Studies conducted by Leichliter Associates, New York, New York and Research Communications, Ltd., Dedham, Massachusetts, and managed by White Oak Associates, Marblehead, Massachusetts (John Jacobsen, president)
1996 - 2000
Purpose and methods:
The series of studies has used many methods over its four-year implementation. The first major quantitative effort, in 1996, was a front-end or concept study; many smaller qualitative studies followed. These studies are integrated into all stages of institutional development for a new family learning center in Wichita, Kansas: concept testing, design support, prototyping, preview, and summative evaluation. The front-end study, primarily focused on concept-testing, helped the institution to address these management decisions as it narrowed down a range of good ideas into those they could afford to implement: (1) How do we allocate limited time, space, and budget? (2) What is the match between our ideas and those of visitors? (3) Of all of these ideas, which will visitors return to use again and again rather than visiting only once? Researchers employed many strategies used in consumer-based marketing, particularly focus groups. For example, researchers took lists of ideas to specific groups to see what they liked and talked visitors through what they would experience in different galleries.
Sample for the quantitative study was 156, preceded and followed by qualitative groups of 8 to 24.
Visitors interested in the children's area were more disposed to return to "do it again" than visitors interested in the environment exhibits. This finding led the design team to clarify and feature more repeat activities such as the fossil dig in the environment area to provide more reasons for returning. Visitors interested in the interactive digital dome theater were more likely to return for a "new program" and less for another chance to "do it again." The designers understood that exhibits requiring creative input from visitors - designing and testing an airplane or creating a video animation, for instance - will be harder to sell to older visitors, but such exhibits will still be included as they are at the core of the institutional mission. Another finding showed that both grandparents and young children were likely to be attracted to the miniature animated model of Kansas in 1948; this led to introducing narrative elements that will inspire cross -generational conversations among the visitors, and the marketing people identified a marketable feature that they can promote to senior citizens. At the end of the sessions, there were opportunities for additional feedback, which included: (1) keep it reasonably priced so people can afford it; (2) ensure that lines are not long and that we do not feel rushed; (3) keep it updated and present new experiences; (4) make sure the center is well staffed; (5) provide plenty of close and free parking, including shuttle buses for distant lots; and (6) market the center through commercials and the Internet, and if tickets are necessary, make provision for purchasing them by telephone.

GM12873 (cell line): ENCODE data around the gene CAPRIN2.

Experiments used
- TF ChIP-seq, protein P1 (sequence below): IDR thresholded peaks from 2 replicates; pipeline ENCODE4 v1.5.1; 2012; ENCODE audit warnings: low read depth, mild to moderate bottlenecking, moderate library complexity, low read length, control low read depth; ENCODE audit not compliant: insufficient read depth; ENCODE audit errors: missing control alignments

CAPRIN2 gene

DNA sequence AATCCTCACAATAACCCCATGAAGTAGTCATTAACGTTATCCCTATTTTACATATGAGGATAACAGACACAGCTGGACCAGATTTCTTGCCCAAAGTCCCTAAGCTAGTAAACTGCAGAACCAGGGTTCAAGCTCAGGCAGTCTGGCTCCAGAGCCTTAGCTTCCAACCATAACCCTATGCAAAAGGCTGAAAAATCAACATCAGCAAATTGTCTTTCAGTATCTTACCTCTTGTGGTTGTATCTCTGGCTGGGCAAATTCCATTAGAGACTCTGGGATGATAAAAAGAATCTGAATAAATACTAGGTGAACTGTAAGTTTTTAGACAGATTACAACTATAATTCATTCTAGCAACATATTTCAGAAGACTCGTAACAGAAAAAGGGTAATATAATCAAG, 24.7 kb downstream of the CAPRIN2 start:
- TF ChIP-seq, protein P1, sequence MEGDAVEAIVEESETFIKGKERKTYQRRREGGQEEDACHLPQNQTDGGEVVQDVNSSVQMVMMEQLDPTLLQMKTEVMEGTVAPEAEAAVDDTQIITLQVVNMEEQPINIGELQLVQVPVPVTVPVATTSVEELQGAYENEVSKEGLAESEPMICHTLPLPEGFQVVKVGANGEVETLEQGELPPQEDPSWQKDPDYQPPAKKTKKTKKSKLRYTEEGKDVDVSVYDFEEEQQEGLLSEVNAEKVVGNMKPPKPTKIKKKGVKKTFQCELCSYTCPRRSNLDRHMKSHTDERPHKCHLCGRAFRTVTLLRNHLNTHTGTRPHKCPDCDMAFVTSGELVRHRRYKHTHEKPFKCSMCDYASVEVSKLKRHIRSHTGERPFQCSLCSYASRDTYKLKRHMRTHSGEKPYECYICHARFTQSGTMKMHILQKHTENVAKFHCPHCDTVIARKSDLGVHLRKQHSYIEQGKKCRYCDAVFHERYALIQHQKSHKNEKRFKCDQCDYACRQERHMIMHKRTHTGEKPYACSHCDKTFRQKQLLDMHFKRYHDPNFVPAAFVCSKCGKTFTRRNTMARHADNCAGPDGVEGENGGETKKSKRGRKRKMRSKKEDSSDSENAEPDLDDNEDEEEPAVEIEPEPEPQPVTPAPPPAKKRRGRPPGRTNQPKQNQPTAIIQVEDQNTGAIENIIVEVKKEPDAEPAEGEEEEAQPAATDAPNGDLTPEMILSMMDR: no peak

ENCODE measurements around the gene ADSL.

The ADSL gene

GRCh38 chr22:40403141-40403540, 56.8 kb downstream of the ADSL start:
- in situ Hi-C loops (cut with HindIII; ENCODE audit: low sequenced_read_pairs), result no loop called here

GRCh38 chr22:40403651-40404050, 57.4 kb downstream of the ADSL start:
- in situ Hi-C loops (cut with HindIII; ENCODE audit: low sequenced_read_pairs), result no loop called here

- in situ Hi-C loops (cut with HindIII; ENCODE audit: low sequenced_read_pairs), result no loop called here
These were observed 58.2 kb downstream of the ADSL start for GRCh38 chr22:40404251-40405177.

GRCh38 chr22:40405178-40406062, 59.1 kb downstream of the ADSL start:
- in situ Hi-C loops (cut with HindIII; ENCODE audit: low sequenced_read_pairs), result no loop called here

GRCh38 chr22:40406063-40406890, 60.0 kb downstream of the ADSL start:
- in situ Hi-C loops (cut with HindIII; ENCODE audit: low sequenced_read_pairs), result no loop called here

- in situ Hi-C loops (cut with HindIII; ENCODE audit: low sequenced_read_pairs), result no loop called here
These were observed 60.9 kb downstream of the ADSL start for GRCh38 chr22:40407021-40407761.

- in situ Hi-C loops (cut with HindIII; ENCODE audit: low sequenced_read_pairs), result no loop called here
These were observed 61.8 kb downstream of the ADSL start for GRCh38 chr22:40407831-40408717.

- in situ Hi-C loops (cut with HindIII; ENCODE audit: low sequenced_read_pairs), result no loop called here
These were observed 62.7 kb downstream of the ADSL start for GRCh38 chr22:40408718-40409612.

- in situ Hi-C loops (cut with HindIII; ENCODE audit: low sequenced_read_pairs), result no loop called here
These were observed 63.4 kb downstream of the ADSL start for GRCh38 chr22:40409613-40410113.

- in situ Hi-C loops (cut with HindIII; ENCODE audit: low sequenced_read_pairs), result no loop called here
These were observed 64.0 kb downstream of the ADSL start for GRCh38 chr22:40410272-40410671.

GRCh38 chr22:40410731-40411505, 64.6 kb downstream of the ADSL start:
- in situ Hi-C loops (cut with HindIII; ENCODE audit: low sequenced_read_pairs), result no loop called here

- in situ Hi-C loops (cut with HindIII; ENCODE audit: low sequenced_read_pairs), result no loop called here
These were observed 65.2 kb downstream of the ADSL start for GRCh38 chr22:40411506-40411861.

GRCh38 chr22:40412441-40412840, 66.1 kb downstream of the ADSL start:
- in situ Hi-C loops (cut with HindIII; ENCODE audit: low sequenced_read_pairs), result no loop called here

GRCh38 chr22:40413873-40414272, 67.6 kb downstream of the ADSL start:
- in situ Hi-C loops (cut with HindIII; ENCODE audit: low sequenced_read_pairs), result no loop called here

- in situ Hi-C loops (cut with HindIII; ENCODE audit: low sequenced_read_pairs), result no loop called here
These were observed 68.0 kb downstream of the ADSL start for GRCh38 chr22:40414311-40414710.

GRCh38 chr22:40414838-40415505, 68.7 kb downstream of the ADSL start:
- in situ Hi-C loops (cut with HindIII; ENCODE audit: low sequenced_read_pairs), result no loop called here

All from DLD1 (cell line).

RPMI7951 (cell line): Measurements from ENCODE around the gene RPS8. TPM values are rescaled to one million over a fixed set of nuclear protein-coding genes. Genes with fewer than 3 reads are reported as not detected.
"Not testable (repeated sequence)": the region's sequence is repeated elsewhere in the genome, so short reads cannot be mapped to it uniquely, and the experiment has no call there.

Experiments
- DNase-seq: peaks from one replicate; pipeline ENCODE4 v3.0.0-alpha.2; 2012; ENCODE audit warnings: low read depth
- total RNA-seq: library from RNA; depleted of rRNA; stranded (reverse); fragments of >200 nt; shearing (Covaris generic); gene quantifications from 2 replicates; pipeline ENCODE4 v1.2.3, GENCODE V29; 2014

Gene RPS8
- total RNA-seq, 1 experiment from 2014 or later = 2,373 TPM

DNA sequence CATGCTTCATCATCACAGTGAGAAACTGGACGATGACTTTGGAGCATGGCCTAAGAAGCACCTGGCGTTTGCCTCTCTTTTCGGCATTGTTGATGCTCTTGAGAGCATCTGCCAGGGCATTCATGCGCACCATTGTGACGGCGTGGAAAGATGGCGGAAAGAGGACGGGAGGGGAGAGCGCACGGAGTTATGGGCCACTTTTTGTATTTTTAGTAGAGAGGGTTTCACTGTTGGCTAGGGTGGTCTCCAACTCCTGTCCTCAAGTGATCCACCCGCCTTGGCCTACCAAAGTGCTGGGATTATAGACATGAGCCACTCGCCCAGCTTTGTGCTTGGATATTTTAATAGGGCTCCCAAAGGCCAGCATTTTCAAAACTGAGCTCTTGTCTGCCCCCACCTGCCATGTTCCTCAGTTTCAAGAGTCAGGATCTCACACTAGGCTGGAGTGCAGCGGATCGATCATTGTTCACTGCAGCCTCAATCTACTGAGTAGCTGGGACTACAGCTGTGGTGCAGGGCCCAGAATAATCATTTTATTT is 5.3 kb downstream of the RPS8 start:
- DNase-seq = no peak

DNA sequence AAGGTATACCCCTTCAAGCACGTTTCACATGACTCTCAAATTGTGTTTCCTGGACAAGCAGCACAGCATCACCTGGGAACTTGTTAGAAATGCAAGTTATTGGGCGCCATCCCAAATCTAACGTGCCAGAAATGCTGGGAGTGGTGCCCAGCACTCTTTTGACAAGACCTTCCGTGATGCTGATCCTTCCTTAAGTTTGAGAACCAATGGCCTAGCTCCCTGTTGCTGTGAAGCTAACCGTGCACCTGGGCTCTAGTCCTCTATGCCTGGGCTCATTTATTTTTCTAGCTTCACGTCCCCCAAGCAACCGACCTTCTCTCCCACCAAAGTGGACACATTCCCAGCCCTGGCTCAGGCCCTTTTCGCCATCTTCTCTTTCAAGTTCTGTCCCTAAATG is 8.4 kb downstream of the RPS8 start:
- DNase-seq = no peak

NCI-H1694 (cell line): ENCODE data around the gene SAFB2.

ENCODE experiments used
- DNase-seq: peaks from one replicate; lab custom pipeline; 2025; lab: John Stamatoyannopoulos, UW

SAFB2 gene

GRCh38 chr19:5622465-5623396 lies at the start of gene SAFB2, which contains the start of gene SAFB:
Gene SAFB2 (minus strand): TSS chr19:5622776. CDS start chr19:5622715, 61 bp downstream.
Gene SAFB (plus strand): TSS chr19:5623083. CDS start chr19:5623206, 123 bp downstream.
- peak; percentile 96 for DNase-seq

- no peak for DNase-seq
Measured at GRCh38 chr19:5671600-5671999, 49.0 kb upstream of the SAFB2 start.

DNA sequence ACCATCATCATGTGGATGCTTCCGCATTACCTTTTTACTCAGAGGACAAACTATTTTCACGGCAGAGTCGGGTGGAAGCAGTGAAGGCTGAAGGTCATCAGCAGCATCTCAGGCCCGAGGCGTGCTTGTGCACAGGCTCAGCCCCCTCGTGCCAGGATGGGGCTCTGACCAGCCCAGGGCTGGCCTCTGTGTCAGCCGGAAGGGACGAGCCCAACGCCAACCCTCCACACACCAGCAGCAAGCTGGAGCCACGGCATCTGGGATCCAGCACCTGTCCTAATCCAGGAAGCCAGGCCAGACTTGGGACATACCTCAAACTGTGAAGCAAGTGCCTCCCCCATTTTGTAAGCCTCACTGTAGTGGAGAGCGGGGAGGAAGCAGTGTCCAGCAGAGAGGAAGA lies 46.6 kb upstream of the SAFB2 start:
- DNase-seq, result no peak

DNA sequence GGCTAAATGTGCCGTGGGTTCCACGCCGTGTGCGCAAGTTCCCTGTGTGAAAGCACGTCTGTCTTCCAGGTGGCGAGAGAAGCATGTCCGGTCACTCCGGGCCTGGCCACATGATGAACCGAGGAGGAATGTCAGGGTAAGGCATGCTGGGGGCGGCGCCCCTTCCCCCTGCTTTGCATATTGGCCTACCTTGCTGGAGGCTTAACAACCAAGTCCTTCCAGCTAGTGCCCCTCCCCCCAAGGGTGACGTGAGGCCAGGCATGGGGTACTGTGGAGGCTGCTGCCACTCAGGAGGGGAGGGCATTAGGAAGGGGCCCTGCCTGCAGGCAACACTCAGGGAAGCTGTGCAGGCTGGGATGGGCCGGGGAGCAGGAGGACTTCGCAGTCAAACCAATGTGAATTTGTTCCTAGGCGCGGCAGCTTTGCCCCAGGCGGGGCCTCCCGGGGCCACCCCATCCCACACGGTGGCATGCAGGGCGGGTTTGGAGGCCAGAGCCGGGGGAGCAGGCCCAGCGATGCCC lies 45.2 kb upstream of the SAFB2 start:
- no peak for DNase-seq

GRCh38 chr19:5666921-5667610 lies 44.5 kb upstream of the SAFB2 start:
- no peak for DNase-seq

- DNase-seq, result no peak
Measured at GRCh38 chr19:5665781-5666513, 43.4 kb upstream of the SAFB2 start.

Findings also suggested that some visitors are doers and some are watchers. The following recommendation emerged: "Let the people who are interested in creating do so and return frequently to improve their skills. Turn their activity into the entertainment and education of the people who only want to watch. Existing models of this are public sites that install skateboard ramps, which then attract young daredevils and crowds to watch them. The Great Wichita Air Show (a proposed exhibition/program area) should have visitor-created art, as well as community-created model airplanes; in this way it can change daily and seasonally."